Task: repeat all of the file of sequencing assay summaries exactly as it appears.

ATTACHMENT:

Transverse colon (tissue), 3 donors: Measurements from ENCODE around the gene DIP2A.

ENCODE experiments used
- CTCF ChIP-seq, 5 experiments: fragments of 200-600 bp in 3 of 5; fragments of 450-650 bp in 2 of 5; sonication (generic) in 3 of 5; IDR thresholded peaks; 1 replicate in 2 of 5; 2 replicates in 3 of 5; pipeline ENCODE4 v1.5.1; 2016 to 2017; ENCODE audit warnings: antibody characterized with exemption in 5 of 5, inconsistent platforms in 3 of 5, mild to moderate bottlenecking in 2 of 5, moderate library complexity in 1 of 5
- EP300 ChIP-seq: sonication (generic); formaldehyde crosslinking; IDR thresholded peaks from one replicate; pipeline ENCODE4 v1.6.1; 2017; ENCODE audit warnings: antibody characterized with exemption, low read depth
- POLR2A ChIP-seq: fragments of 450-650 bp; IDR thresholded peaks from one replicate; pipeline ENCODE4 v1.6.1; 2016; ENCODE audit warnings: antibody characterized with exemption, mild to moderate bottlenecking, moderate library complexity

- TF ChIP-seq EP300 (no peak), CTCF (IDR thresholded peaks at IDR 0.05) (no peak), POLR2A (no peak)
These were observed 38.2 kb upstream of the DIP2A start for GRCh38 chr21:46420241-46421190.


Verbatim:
Transverse colon (tissue), 3 donors: Measurements from ENCODE around the gene DIP2A.

ENCODE experiments used
- CTCF ChIP-seq, 5 experiments: fragments of 200-600 bp in 3 of 5; fragments of 450-650 bp in 2 of 5; sonication (generic) in 3 of 5; IDR thresholded peaks; 1 replicate in 2 of 5; 2 replicates in 3 of 5; pipeline ENCODE4 v1.5.1; 2016 to 2017; ENCODE audit warnings: antibody characterized with exemption in 5 of 5, inconsistent platforms in 3 of 5, mild to moderate bottlenecking in 2 of 5, moderate library complexity in 1 of 5
- EP300 ChIP-seq: sonication (generic); formaldehyde crosslinking; IDR thresholded peaks from one replicate; pipeline ENCODE4 v1.6.1; 2017; ENCODE audit warnings: antibody characterized with exemption, low read depth
- POLR2A ChIP-seq: fragments of 450-650 bp; IDR thresholded peaks from one replicate; pipeline ENCODE4 v1.6.1; 2016; ENCODE audit warnings: antibody characterized with exemption, mild to moderate bottlenecking, moderate library complexity

- TF ChIP-seq EP300 (no peak), CTCF (IDR thresholded peaks at IDR 0.05) (no peak), POLR2A (no peak)
These were observed 38.2 kb upstream of the DIP2A start for GRCh38 chr21:46420241-46421190.